What about file compatibility?

As long as we have different technologies that use proprietary file formats and specific viewing software, we will always have compatibility problems. I don’t think we should compress images using proprietary file formats because we may need to refer to them in the future. It’s so important that new technologies take backwards compatibility into account.

Are there any issues with LIS products?

Yes. The LIS companies are not evolving their products quickly enough to keep up with other areas of the market. Picture archiving and communication systems (PACS) and scanner companies are moving ahead but LIS vendors are trailing behind. It takes about five years to develop a LIS to ensure that a product is robust and reliable; the vendors need to speed up development. That said, I don’t think we need other companies to get involved and flood the market with competing products – that’s not the way to go.

We do try to involve LIS companies in AIDPATH by defining a project in which they can help. For example, seven years ago, we told the LIS vendors that they ought to produce web-based systems – at that time, there were no web-based solutions in Spain. We have learned that vendors only tend to respond when you ask them for something new; we need them to be more proactive.

The LIS companies are not evolving their products quickly enough to keep up with other areas of the market.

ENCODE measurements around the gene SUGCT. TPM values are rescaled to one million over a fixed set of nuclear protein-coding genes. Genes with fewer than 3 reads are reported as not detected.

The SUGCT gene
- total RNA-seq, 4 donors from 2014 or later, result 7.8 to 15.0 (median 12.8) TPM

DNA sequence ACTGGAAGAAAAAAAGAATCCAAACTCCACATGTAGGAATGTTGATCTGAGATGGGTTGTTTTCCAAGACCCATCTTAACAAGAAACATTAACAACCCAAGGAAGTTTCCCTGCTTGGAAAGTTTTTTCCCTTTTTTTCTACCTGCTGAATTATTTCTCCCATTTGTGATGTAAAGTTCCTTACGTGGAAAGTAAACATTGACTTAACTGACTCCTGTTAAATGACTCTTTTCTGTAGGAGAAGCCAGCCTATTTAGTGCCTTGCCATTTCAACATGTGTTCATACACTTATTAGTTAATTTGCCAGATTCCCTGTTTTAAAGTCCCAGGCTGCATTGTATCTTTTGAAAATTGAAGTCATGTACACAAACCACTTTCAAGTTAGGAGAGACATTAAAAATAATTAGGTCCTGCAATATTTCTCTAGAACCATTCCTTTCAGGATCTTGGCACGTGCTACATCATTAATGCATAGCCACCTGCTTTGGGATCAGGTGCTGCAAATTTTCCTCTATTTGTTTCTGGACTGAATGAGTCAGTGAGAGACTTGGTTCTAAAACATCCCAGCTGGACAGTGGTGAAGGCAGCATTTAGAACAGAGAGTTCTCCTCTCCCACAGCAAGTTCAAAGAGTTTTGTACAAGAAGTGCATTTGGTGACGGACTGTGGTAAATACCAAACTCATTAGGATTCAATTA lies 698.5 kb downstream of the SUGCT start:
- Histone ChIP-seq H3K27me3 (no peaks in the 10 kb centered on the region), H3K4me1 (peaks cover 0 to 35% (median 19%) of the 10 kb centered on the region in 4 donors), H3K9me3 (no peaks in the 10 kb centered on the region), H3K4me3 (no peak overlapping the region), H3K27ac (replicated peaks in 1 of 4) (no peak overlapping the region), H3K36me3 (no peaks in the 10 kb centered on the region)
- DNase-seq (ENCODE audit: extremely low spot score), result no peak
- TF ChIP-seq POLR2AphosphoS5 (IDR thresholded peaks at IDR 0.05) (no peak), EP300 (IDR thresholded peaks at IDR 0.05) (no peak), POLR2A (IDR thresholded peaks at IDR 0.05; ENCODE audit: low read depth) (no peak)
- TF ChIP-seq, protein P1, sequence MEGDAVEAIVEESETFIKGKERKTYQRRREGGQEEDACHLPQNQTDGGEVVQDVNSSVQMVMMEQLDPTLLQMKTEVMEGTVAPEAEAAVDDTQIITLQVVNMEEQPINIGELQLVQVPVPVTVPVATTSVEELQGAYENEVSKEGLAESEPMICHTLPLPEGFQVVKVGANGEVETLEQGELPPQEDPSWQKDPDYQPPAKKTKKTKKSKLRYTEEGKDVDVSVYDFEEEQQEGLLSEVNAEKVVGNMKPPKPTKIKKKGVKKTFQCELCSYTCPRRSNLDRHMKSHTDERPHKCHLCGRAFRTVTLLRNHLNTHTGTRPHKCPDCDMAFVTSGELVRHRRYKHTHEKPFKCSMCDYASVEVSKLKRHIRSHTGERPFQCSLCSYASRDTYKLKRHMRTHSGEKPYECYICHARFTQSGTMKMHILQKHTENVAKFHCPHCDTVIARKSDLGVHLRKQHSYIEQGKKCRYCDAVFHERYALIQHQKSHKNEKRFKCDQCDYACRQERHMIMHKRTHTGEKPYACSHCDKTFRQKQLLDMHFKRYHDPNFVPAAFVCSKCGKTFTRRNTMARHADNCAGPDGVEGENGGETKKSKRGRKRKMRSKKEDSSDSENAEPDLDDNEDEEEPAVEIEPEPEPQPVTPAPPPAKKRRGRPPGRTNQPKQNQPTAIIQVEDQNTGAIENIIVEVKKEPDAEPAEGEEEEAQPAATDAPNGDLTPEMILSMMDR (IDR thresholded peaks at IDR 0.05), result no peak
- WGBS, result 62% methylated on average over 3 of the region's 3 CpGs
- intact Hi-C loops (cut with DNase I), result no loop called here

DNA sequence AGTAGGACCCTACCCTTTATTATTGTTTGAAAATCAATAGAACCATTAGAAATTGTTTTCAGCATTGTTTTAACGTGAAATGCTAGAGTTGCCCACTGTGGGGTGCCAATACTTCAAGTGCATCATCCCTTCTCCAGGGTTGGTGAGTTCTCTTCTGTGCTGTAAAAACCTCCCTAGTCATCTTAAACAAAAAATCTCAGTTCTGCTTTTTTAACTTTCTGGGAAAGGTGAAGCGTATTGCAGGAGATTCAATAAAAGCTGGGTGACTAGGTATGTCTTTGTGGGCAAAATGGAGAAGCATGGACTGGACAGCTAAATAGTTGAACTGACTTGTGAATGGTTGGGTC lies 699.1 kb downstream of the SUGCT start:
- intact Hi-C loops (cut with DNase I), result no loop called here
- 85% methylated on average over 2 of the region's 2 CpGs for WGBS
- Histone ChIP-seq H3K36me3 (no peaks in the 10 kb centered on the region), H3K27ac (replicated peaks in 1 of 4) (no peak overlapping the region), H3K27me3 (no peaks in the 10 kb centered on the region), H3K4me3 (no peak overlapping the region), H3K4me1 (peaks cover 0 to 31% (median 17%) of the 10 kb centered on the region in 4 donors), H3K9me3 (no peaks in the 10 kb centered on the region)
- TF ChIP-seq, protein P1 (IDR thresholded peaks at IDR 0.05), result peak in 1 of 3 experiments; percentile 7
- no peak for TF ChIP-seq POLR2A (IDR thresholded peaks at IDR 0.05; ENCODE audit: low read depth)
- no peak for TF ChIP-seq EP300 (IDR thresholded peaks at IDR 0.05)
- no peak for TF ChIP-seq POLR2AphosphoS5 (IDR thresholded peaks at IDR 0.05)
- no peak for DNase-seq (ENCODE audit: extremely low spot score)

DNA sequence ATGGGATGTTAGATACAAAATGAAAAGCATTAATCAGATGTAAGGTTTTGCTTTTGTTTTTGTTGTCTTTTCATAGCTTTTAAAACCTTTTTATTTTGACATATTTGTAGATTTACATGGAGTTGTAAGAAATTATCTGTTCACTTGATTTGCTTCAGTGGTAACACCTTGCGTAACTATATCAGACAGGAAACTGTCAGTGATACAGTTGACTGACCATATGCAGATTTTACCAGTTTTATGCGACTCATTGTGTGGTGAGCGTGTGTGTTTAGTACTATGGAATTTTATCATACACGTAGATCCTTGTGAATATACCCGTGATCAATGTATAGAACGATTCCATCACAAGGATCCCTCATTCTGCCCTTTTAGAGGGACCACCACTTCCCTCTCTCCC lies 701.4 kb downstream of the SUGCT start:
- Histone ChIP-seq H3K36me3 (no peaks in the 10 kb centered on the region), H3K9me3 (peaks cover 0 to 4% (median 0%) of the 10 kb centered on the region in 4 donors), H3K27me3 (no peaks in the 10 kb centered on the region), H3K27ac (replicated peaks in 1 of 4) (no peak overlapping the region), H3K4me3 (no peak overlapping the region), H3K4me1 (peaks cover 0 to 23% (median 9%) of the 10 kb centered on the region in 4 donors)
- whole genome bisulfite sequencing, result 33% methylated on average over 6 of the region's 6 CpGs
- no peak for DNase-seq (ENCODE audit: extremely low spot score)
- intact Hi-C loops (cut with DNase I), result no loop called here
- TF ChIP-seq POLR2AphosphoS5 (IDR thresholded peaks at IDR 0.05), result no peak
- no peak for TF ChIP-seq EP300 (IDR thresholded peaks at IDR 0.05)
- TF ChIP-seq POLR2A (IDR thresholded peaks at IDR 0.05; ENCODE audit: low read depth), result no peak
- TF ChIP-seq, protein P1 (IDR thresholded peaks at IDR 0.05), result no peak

Do you think that digital technology integration is moving too slowly?

On one hand, it is slower than I’d like it to be, but on the other, I think it is going as fast as the technology allows it to. For example, until about three years ago, scanners were slow and there were too many out of focus areas in an image. That has changed, but scanners remain difficult to implement, the images are very large and a PACS struggles with storing everything we’d like to archive.

Therefore, we need to get everything right with the technology so that we aren’t worrying about it and so that we can concentrate on doing our jobs as pathologists.

What has changed since you began using digital pathology?

We are now much more selective about scanning. We select cases that could be problematic, need quantitative analysis and image analysis to measure the width of infiltration of a melanoma, for example. We also use it for making second opinions. This amounts to about 15 to 20 percent of my cases. Only when we reach the point that everything is standardized will I decide it is time to digitize everything.

Despite the challenges, do you feel digital pathology has benefitted your practice?

Yes. I actually think my digital pathology images are becoming as popular as X-ray film!